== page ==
Running, Part 2: Form and Efficiency

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Running

In this second of a three-part series on “Running,” we’ll examine form & efficiency.

Part 1 looked at shoes and footwear, and Part 3 will discuss workouts and programming. The goal is to skim the surface of running culture, and especially to provide a starting point for beginners or those who have been facing nagging injuries (or a lack of success).

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Part 2: Form & Efficiency

While running, only one thing has contact with the ground at any given time. Your foot. Just one foot, otherwise we’ve got more to work on than form and efficiency. It’s this bipedal movement that sets us apart from four legged animals, so it made sense to focus a bit on footwear in Part 1. The next natural topic to examine would then be the best and most efficient way to move quickly while running.

To correct bad running form, sometimes we put the proverbial cart before the horse.

We worry about little things instead of major items. It’s backwards thinking. We can’t worry about a leaky sink if the house is on fire.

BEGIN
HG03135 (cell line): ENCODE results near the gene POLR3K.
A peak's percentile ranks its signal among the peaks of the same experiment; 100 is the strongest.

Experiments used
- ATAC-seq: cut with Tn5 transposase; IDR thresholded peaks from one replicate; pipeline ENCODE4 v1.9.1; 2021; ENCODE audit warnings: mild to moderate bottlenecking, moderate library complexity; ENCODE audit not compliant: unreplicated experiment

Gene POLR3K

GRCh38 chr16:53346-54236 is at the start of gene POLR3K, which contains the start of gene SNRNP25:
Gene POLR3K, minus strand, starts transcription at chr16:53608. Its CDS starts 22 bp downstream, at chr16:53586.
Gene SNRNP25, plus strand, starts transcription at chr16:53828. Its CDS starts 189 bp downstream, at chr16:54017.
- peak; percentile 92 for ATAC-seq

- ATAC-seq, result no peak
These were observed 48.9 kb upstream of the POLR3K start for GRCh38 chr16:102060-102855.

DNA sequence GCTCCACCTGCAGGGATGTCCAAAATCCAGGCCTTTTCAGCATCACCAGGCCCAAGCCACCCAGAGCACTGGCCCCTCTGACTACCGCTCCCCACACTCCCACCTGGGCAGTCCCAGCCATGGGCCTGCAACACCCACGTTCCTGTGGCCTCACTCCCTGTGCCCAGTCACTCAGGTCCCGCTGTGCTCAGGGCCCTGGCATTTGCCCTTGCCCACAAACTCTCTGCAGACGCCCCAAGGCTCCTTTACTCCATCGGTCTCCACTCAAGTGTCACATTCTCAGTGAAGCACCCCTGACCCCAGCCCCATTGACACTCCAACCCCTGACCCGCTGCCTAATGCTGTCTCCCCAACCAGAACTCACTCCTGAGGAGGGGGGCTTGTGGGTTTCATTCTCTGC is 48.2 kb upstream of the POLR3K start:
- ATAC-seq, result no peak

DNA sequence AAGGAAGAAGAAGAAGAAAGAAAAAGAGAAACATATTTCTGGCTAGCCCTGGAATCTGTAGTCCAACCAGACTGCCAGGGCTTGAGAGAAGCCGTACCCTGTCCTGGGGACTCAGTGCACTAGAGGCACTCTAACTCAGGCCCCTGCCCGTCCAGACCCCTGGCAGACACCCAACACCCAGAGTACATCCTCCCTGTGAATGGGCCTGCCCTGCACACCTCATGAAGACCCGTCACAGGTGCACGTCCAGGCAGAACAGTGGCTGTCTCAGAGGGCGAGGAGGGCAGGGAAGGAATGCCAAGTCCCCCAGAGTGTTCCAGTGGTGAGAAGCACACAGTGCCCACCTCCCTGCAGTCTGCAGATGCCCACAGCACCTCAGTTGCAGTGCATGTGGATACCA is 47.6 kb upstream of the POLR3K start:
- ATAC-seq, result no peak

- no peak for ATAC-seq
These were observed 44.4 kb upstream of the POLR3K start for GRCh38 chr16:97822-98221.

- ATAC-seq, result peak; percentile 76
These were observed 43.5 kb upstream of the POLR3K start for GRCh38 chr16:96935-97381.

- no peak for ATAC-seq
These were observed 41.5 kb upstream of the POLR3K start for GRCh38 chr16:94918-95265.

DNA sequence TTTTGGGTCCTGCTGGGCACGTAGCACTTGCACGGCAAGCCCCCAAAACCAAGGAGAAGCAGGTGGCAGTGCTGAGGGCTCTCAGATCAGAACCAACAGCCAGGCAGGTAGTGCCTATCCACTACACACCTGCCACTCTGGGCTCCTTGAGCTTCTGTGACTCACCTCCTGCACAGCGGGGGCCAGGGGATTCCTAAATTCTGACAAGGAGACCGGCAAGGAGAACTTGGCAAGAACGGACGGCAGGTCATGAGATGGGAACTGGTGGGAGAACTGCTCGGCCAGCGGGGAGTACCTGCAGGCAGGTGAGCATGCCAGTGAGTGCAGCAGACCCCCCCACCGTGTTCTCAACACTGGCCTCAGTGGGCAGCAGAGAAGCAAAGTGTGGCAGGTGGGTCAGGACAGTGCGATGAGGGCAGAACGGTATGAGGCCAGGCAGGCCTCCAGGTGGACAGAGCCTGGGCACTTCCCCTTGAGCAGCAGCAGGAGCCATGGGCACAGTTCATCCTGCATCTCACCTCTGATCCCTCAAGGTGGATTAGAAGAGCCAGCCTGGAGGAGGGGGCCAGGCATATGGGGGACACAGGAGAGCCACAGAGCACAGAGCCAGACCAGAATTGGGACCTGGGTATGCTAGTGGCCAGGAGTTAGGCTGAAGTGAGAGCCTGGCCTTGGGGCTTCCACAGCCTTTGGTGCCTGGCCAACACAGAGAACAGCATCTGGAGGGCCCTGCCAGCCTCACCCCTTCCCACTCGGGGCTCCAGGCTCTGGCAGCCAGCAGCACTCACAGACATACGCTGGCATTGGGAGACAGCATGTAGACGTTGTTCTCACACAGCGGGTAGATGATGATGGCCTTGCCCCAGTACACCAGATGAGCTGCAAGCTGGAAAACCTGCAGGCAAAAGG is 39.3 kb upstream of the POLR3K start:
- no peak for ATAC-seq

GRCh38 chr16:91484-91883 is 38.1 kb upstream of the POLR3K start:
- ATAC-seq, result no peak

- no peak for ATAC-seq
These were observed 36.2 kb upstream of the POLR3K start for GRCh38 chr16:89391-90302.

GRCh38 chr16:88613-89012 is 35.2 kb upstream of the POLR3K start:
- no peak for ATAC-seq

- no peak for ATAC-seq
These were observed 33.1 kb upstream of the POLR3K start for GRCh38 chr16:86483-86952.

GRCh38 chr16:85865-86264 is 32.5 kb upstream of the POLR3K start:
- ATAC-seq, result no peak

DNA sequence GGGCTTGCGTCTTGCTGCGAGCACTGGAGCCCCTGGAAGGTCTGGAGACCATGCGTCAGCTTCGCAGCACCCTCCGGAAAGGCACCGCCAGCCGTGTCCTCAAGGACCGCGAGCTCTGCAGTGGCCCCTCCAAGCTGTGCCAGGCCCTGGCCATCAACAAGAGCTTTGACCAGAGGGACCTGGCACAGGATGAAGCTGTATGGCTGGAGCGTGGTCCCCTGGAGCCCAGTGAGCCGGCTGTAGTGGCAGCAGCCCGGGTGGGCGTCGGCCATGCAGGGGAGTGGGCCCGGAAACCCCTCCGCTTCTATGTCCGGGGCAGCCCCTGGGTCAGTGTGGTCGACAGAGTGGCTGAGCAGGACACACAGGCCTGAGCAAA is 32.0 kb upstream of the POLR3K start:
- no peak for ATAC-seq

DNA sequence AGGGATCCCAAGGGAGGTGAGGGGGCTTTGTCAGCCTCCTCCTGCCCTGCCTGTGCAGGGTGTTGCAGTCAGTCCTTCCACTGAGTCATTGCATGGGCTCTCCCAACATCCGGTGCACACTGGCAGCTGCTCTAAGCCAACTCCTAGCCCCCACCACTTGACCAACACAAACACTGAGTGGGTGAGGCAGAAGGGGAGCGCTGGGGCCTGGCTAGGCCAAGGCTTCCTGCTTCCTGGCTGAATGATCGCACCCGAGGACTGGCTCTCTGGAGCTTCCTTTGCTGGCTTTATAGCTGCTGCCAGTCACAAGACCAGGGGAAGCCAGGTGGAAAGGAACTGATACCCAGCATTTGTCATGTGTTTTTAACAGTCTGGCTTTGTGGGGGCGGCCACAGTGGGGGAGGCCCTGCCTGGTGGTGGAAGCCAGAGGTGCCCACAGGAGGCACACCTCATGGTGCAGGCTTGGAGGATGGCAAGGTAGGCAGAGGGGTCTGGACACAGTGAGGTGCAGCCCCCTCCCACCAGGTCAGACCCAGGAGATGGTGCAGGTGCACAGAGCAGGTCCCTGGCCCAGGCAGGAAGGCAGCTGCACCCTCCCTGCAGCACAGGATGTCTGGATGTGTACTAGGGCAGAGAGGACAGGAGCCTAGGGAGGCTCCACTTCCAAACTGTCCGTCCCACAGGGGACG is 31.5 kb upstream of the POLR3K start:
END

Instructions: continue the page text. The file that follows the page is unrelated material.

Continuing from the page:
If anything, people say things to each other like “use your arms” or “keep the knees up.” Both coaching cues are generally useless, unfortunately. It’s like an inexperienced coach telling people to look up while squatting. Maybe it works… most likely it doesn’t. We want the chest and torso up during a squat, not just the cervical neck. To fix the form of movement itself, we need to address the root of the exercise. “Globally” and then “locally,” as termed by exercise physiologists like Kelly Starrett.

The same applies for running.

Funny enough, our bodies can actually find the most efficient way to move fast on our feet with extended exposure to the movement. Especially as a developing child. The more a person runs, the more their gait fixes itself, in a way. The body needs to process oxygen and cellular energy in the form of ATP, and also limit the impact of landing with gravity by absorbing that force through the foot into the leg. The two concepts in play here are running economy (oxygen uptake) and running efficiency (movement of the body).

In basic terms, if the body is spending extra energy or feeling the negative impact of running, it usually adapts.